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Good people, bad people, and the rest of us

The other day when we were talking to our kids about interacting with other people online, we came up against a problem that we face over and over as parents:

Concern #1: We don’t think it’s healthy for our kids to view the world as some horrible scary place they should be afraid of interacting with.

Concern #2: On the other hand, horrible scary things happen out there every day, and we want our children to have basic tools to deal with things that might come their way.

How you balance those concerns pretty much sums up your view of what your role as a parent is.

I tend to spend a lot of time standing in the middle of the seesaw, trying to keep it level. I did let my kids walk around the neighborhood alone when they were little. I didn’t prime them with horrible stories about mean people and what they will do to them. I did tell them that it’s OK to question the motives of adults they come into contact with.

Mean people R us, some of the time

A challenge for parents is to develop a consistent approach to how we deal with danger in the world, especially potentially dangerous people. What I came up with translates pretty well to the online world as well:

Premise #1: There is a small number of really terrible people in this world who want to hurt others.

Premise #2: There is a small number of really saintly people who will never hurt anyone or anything.

Premise #3: The rest of us just do our best with what life throws us.

I’ve never been terribly concerned about Premise #1, to tell you the truth. If you want your children not to be hurt by an adult, you’d do well to choose a partner who won’t hurt them because that’s who’s most likely to do it. If there are other people in your life who might hurt your children, do your best to change your life so that you don’t interact with those people.

Stranger-on-stranger violence is rare enough; stranger-adult-on-child violence is really quite rare. It’s also generally not possible to predict, so you can’t live your life assuming that everyone is out to get you.

Since you can’t reliably identify the saints amongst us, Premise #3 is where things get hairy. The fact is, sometimes we human beings don’t behave as well as we should. One of the situations in which we behave less well than normal is when we feel anonymous. Those who live in tourist towns, like me, can tell you without hesitation that people are less polite and leave more garbage lying around when they are at outside of their own community.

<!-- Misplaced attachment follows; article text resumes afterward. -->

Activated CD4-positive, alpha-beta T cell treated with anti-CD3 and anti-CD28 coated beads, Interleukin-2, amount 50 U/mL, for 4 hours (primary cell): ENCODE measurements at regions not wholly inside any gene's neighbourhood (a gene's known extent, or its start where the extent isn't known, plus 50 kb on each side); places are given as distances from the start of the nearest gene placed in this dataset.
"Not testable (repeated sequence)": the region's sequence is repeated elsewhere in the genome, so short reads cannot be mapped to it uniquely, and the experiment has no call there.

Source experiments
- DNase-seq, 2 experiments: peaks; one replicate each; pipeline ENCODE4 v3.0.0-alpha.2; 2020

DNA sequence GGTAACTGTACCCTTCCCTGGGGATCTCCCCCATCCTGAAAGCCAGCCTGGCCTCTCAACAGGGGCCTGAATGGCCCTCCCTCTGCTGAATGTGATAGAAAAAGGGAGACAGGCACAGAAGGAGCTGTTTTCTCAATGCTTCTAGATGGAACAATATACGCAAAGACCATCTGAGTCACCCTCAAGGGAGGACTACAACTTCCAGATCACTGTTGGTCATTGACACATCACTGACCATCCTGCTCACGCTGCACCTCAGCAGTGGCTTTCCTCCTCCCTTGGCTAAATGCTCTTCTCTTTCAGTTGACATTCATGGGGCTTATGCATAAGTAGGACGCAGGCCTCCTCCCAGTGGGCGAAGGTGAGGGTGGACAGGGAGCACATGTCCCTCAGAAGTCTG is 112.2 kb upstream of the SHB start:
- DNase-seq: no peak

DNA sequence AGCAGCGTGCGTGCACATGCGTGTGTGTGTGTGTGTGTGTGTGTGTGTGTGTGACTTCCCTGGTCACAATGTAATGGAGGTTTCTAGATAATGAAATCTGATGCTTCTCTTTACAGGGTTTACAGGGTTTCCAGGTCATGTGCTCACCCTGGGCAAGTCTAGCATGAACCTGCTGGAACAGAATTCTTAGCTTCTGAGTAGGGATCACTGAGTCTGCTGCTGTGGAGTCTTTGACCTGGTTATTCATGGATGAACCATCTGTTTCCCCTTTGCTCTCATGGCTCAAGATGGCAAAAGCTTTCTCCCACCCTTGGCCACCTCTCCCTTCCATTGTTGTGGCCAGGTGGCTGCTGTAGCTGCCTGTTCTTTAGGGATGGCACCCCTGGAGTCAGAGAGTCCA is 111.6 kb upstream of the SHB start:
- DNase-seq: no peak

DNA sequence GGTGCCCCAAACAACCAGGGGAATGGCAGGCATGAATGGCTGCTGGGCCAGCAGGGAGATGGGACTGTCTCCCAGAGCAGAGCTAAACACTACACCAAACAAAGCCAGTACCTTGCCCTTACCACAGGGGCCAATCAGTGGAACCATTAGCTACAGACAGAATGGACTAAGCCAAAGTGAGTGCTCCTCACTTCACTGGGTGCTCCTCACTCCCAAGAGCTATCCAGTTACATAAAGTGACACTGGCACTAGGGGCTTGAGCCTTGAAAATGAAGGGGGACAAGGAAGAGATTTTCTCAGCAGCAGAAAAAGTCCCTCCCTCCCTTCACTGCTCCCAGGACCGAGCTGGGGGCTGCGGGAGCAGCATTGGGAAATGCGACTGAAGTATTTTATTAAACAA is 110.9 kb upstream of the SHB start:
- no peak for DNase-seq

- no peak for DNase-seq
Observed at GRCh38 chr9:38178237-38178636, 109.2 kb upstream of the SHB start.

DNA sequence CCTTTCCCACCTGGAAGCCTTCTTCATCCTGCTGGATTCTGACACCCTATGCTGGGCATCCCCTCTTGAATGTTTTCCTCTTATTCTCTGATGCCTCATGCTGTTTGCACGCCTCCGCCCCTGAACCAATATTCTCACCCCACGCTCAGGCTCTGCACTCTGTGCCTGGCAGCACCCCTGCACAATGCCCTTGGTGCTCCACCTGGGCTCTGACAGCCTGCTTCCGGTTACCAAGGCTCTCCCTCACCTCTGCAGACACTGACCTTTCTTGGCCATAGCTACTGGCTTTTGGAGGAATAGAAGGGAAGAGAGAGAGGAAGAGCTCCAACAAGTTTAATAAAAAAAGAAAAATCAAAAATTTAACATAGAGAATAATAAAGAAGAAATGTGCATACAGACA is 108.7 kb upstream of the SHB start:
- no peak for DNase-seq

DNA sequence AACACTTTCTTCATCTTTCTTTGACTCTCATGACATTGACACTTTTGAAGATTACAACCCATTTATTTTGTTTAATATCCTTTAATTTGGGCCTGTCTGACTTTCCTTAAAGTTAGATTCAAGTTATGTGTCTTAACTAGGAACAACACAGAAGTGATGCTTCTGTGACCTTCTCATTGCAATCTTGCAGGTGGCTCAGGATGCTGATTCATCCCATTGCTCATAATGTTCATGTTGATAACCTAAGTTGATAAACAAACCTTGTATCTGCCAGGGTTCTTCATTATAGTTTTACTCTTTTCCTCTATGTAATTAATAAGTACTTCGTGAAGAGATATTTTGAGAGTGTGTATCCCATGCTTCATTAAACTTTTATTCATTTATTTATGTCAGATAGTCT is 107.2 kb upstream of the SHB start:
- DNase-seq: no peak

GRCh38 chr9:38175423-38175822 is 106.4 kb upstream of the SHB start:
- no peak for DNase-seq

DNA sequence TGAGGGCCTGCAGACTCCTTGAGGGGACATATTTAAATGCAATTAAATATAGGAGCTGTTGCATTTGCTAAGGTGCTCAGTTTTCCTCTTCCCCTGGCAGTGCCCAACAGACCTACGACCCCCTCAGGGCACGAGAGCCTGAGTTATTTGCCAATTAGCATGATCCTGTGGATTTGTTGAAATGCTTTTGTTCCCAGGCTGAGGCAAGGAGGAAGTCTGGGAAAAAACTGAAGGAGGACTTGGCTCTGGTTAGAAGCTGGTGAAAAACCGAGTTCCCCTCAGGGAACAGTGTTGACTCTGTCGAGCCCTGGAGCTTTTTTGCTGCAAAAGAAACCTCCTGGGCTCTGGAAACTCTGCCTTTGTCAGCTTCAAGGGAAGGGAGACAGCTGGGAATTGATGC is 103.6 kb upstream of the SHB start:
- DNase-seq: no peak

Our online lives have offered all of us a certain measure of anonymity and distance from the people we interact with. Even real humans that we see in the real world gain a certain amount of psychological distance online. People put things in email they’d never say to someone’s face. Facebook generates mini-scandals and lots of hurt feelings every day.

Do your best, keep trying to do better

So when we’re talking to our kids about taking care of themselves—in the “real” world or online—we’re more concerned about that huge number of people who are simply doing their best. We’re concerned whether our children are conscious of their own behavior and how it might affect others. And we’re concerned that another child that they met online may not have the same guidance from the adults in his or her real life.

I’m not saying that it’s impossible that the child they met online is actually a 34-year-old serial child kidnapper. It’s just that when I worry about which values to impart to my children, I put fear of someone running a red light and hitting them in a crosswalk way ahead of any of the more headline-worthy ways to get hurt in this world. It’s hard to resist the headlines (not to mention the Amber Alerts shining above the highways) and just plow forward with a hope that our kids will do OK for themselves in the world.

I think that open communication is the best way to do that. Each of us has to make a decision about where on the seesaw we want to stand, and then decide to be OK with that decision, no matter what happens.




Posted in Parenting, Psychology.

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